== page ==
Best Kids Haircuts Biography
Does a public school engage in sex discrimination by making male athletes get haircuts but allowing girls on sports teams to have flowing locks?
Yes, according to the Seventh U.S. Circuit Court of Appeals, which ruled this week that an Indiana school board discriminated against a teenage boy who was kicked off the eighth-grade basketball team after he refused to cut his hair.
The decision, which overturns a trial-court ruling from last year, stems from a lawsuit brought by the parents of a Greensburg, Ind., public-school student, who, like a lot of teenagers, apparently didn’t appreciate authority figures telling him to change his hair.
The teen’s mom, according to court papers, said her son kept his hair short when he played basketball in seventh grade but “didn’t feel like himself.” When he entered eighth grade in 2010, he started letting it grow out. The coach warned him that he better pay a visit to the barber, but the boy shunned the clippers and protested to school administrators, who wouldn’t budge either. Weeks later, he was kicked off the team, according to the lawsuit, which accused the Greensburg school board of sex-discrimination and violating the student’s due-process rights.
“This case is not just about a haircut as the Greensburg School Corporation claims,” the lawyer for the parents had argued to the appeals court in a brief. “This case is about an infringement on a fundamental constitutional right…. This is a case about a kid who was forced to choose between the game he loves and not feeling like himself if he cut his hair.”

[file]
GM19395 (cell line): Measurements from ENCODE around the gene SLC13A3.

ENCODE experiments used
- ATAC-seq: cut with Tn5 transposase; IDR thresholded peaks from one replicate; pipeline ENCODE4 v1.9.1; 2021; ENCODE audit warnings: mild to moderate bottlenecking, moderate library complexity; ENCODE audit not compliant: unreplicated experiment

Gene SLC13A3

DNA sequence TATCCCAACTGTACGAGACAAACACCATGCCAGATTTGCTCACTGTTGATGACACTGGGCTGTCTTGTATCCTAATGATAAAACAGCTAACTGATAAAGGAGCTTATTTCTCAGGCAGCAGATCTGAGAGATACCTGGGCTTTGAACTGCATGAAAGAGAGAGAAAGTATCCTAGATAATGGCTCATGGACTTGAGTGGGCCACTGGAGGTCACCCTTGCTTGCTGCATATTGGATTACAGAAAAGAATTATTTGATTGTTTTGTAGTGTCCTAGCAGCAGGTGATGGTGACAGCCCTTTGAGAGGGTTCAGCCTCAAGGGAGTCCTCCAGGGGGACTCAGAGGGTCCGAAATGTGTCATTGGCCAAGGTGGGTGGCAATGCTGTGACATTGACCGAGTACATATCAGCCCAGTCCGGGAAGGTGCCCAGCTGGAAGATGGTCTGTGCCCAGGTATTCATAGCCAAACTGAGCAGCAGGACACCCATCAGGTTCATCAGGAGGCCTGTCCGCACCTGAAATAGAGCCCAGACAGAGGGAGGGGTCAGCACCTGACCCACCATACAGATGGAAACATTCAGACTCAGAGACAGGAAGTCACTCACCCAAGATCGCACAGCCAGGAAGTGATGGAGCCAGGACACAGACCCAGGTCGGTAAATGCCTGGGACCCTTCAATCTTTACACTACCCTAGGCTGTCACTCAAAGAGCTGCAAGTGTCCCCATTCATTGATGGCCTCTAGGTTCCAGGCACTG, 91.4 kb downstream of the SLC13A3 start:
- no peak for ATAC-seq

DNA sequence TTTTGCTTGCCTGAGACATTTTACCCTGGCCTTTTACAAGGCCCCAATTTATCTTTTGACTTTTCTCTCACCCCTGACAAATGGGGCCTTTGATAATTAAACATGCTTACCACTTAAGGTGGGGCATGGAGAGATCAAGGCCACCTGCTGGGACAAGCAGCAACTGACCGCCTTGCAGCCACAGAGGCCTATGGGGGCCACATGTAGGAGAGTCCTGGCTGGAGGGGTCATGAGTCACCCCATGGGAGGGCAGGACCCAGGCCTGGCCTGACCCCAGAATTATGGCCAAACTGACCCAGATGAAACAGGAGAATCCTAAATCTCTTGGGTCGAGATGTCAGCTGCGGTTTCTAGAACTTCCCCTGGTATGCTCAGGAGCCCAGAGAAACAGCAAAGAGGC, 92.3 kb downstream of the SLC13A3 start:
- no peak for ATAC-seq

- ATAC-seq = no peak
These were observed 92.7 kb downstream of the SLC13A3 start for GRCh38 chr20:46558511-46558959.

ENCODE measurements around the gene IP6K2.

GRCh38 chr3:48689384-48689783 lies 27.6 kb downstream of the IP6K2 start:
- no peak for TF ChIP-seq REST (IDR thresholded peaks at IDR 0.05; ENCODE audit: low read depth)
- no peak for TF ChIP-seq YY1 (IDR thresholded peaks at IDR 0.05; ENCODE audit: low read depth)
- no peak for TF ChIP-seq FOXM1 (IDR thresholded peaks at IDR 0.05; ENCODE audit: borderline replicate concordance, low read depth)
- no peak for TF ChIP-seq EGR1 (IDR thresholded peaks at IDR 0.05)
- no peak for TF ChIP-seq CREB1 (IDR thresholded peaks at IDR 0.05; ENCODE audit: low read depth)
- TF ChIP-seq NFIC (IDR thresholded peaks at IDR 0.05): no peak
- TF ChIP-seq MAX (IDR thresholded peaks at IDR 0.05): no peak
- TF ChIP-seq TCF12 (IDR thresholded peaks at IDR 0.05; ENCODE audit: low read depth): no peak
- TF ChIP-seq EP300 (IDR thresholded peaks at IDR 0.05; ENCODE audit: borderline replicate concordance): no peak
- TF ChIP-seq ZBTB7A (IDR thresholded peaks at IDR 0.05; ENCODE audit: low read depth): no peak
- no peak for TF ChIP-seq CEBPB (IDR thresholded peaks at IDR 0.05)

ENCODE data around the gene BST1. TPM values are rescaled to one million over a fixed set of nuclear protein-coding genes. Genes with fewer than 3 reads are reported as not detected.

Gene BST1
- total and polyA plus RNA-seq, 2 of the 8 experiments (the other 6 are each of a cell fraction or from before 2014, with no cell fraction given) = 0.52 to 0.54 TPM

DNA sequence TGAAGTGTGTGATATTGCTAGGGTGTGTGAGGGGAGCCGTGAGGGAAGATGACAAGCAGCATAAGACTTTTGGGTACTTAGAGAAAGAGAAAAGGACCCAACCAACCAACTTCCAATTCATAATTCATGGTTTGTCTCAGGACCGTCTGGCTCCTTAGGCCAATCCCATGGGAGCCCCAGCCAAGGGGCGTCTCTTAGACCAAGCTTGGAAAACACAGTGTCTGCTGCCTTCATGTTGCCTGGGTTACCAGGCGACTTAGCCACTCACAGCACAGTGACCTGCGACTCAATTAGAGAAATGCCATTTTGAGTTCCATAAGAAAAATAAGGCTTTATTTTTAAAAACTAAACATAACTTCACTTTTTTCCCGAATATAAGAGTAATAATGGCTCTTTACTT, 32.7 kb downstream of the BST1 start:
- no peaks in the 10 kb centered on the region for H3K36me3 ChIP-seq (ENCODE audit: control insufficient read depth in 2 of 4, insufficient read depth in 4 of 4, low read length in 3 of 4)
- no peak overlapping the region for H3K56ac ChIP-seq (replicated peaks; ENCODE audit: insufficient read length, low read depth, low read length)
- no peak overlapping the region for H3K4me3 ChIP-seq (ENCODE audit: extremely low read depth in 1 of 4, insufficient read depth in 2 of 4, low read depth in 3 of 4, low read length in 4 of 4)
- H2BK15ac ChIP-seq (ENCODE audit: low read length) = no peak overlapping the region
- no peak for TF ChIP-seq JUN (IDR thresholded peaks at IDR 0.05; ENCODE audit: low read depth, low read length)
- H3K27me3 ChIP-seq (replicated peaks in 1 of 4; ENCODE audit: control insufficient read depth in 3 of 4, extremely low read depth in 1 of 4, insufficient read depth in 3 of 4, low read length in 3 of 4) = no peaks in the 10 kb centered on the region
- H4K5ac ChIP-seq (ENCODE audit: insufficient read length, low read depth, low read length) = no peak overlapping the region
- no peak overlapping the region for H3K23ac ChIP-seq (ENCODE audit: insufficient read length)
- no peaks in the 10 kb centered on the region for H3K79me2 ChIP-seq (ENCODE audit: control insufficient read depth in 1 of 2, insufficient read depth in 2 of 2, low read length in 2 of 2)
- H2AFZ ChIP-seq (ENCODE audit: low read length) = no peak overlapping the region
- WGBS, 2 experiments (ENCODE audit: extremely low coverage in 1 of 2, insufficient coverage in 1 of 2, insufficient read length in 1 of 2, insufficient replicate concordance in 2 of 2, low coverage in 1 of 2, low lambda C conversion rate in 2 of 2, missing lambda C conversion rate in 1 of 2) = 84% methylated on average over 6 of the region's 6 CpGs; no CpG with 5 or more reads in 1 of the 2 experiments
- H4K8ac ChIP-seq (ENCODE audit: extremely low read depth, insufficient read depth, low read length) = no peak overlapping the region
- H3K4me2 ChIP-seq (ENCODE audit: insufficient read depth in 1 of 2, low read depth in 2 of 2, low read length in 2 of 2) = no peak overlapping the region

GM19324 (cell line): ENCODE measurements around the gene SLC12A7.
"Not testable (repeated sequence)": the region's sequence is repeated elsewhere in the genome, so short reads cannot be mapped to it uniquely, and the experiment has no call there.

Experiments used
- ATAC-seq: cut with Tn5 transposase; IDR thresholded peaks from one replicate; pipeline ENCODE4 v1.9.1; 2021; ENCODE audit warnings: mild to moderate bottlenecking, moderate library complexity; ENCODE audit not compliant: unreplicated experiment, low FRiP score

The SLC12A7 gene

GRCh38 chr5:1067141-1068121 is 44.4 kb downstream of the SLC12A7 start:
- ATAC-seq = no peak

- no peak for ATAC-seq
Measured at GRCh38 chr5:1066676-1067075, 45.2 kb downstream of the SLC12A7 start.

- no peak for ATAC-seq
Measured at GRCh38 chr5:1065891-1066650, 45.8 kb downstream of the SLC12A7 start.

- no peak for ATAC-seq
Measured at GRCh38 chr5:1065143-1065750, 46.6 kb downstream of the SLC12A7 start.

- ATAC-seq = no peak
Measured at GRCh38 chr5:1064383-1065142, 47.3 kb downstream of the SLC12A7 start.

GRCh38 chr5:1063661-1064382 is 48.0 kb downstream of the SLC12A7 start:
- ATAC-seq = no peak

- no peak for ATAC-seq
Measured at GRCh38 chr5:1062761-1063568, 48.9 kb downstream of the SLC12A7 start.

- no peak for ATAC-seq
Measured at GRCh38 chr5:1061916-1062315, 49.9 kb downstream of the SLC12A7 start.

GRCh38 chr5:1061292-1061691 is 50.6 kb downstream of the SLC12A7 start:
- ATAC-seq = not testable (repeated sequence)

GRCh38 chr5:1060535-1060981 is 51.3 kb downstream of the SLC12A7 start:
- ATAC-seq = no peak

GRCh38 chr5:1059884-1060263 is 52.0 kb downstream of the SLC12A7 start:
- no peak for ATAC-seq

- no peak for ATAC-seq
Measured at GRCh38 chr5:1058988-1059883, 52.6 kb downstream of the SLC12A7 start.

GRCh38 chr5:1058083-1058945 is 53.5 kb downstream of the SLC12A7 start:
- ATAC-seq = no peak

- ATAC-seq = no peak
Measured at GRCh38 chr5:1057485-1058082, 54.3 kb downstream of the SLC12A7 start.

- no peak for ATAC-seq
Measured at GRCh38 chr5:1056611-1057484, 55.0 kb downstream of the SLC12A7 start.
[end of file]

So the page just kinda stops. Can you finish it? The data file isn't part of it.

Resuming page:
On Monday, the appeals panel said that while hair length isn’t a fundamental right, the haircut policy “impermissibly discriminates based on sex.”
“What we have before us is a policy that draws an explicit distinction between male and female athletes and imposes a burden on male athletes alone,” Judge Ilana D. Rovner wrote for the majority.
The judge continued, “Girls playing interscholastic basketball have the same need as boys do to keep their hair out of their eyes, to subordinate individuality to team unity, and to project a positive image. Why, then, must only members of the boys team wear their hair short?”
The Seventh Circuit returned the case to the trial court to decide damages.
Thomas Wheeler, an attorney representing the school board, said the majority opinion made a mistake and that he plans to ask the entire Seventh Circuit to review it. “We have the option of going to the Supreme Court,” he said.
The lawyer for the parents was unavailable for comment. The boy’s father, who was arrested this month on felony charges of forging prescriptions, couldn’t be reached for comment.
Judge Daniel A. Manion dissented, saying a grooming policy isn’t necessarily discriminatory just because the codes for girls and boys aren’t identical. “Distinction is not discrimination,” he wrote. “Requiring men, but not women, to keep their hair at a certain length has never been held to be unequally burdensome.”
Judge Manion added in a footnote that he’s not surprised that Greensburg didn’t have a hair-length requirement for girls. “Female athletes usually compete with their hair worn up in a ponytail, bun, or ‘knot top’ so that it does not obstruct their vision or get snagged or tangled during encounters such as scrambling for a loose ball or a rebound,” he wrote.